(To read the rest of "On Violence’s Most Thought Provoking Foreign Affairs Event of 2014: Iraq Redux", check out the articles below...
In one of our first posts, Eric C made a bold prediction. In “The Obama Blame Game Part 2”, he wrote that, “Since 2003 all terrorist roads lead through Iraq.” He predicted that, in the future, terrorists would be inspired by Iraq, trained in warfare in Iraq, and even funded/organized in Iraq. In short, invading Iraq would have more to do with promoting extremism than it did in stopping it.
Like other predictions we have made, Eric went from being wrong to right. Terrorism didn’t “go through Iraq”, as a succession of lone wolf, would-be jihadists--the failed Times Square bombing or the failed underwear bombing or the failed cargo plane attacks--had their origins in Pakistan, Somalia and Yemen, respectively. The Boston Marathon bombing had its origins with Muslim Chechens.
(Eric C clung to his point that, borne out by each of the above plots, the U.S. invasion of Iraq still inspired many, most or all of the would-be jihadists.)
Then came ISIS. When the Islamic State of Iraq/Syria/Levant beheaded Western journalists, it seemed to finally vindicate Eric C. And when they invaded Iraq, the Washington national security establishment jumped on board with Eric C’s thesis: ISIS (formerly the scary Al Qaeda in Iraq) is the new boogeyman of the moment. These national security types believe that if we don’t get involved in Iraq again, we will be attacked on our own homeland (though many were the same who advocated for invading Iraq the first time).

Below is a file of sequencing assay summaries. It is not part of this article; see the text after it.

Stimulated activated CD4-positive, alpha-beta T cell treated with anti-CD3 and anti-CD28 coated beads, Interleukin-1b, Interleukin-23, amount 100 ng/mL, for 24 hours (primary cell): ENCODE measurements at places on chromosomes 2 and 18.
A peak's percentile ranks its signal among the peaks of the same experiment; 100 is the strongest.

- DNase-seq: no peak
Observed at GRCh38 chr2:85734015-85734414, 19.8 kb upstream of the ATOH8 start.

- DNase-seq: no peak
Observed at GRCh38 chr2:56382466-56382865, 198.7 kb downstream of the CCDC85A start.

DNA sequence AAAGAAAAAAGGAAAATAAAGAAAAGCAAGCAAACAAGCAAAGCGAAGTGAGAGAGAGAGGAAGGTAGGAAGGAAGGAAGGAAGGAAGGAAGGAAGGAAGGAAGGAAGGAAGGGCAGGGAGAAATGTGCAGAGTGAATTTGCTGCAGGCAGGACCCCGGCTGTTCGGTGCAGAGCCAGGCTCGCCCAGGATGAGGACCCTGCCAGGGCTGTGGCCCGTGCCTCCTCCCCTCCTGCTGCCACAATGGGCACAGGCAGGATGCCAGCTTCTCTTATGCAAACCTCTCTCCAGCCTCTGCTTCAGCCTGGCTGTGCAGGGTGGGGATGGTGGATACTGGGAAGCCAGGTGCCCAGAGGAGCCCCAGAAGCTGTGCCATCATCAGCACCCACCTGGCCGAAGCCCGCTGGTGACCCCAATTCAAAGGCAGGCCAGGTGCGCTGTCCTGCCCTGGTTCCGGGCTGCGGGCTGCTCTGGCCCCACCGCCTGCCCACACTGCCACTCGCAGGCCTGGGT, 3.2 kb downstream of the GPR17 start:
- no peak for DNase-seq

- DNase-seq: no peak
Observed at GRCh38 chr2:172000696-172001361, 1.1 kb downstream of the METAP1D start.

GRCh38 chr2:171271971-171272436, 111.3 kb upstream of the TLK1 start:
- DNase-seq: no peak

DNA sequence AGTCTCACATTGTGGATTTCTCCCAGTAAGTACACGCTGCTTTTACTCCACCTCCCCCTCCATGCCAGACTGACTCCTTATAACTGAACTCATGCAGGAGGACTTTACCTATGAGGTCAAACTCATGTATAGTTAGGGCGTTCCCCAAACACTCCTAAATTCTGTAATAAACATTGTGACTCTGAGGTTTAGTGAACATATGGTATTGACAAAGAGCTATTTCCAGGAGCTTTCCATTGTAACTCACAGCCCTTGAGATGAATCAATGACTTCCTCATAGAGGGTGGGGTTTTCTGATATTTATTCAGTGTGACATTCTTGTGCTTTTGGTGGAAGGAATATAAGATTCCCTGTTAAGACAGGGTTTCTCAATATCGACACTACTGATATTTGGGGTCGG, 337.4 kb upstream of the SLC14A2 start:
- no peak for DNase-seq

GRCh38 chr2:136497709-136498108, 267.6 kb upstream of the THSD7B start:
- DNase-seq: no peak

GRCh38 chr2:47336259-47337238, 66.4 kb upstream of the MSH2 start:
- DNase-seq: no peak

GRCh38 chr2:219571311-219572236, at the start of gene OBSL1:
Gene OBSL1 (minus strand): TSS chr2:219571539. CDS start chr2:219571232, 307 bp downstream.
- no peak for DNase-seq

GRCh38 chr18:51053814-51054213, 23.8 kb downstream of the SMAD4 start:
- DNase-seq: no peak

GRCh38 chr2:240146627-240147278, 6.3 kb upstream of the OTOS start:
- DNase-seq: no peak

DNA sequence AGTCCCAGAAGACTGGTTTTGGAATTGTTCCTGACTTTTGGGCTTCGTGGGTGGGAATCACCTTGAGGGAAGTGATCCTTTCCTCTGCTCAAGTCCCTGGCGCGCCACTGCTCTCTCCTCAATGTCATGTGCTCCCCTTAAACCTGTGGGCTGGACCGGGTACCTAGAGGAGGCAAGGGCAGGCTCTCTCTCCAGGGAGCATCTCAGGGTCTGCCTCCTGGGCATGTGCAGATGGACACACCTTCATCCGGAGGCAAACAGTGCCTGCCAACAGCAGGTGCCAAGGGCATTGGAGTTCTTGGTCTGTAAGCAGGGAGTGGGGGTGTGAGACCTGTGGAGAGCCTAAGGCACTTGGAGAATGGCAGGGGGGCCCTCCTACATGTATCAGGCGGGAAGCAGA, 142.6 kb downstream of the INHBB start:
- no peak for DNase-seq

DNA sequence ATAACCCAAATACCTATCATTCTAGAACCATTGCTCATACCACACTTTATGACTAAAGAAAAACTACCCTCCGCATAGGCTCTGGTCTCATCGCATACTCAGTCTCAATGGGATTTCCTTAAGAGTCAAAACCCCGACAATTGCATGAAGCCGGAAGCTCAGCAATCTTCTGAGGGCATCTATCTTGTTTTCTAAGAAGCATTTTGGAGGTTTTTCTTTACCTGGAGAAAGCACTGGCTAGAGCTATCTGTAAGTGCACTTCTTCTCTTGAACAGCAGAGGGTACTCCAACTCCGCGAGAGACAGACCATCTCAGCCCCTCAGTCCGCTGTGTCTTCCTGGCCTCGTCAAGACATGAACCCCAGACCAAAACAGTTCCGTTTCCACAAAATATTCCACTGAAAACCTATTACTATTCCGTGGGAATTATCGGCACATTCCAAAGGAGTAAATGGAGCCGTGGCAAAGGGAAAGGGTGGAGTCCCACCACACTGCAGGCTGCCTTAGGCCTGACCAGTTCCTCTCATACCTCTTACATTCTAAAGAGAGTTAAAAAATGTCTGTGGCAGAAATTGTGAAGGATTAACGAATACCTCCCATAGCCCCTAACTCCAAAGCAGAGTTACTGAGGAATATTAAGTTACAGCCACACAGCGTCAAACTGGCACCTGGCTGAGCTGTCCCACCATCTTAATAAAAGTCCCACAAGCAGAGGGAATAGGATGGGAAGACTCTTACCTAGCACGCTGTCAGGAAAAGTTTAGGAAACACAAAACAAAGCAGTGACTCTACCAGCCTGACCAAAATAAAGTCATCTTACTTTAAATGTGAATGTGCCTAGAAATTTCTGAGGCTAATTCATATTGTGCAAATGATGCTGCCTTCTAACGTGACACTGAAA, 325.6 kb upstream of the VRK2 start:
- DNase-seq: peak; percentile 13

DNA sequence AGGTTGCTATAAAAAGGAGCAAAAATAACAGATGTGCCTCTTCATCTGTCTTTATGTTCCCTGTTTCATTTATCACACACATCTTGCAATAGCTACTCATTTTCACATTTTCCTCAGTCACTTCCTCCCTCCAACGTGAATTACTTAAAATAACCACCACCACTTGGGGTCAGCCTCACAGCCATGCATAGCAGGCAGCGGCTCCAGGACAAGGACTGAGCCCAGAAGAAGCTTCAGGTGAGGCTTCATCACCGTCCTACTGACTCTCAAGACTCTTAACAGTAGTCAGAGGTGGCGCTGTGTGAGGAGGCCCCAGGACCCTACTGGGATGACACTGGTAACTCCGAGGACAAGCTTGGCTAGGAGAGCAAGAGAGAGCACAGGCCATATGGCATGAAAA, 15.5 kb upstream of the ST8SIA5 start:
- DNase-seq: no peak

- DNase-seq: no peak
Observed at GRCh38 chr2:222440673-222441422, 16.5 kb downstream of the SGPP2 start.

In just the above four paragraphs, we’ve related Iraq to international terrorism, counter-insurgency, extremism, failed predictions, American politics, the failure of the Army, a “Getting Orwellian” topic, and we’ve only just started scratching the surface. Iraq, one of the reasons Michael C joined ROTC, one of the places he deployed (at the very end), one of the inspirations for this blog, is back in the news because its civil war (unsurprisingly) re-ignited. And that civil war involved the beheading of a US journalist that caused the country to believe ISIS was the most dangerous organization in the world. And that fear, in part, helped swing the balance of power in Washington in an election year.
So we have our “On V Most Thought Provoking Event of 2014”, though not without some controversy, which we debated yesterday.
Of course, the thoughts this war inspired are legion. Expect a good bit of debunking, controversial opinions, and unmentioned ideas.
In short, as a nation, still haven’t learned the lessons of the last decade.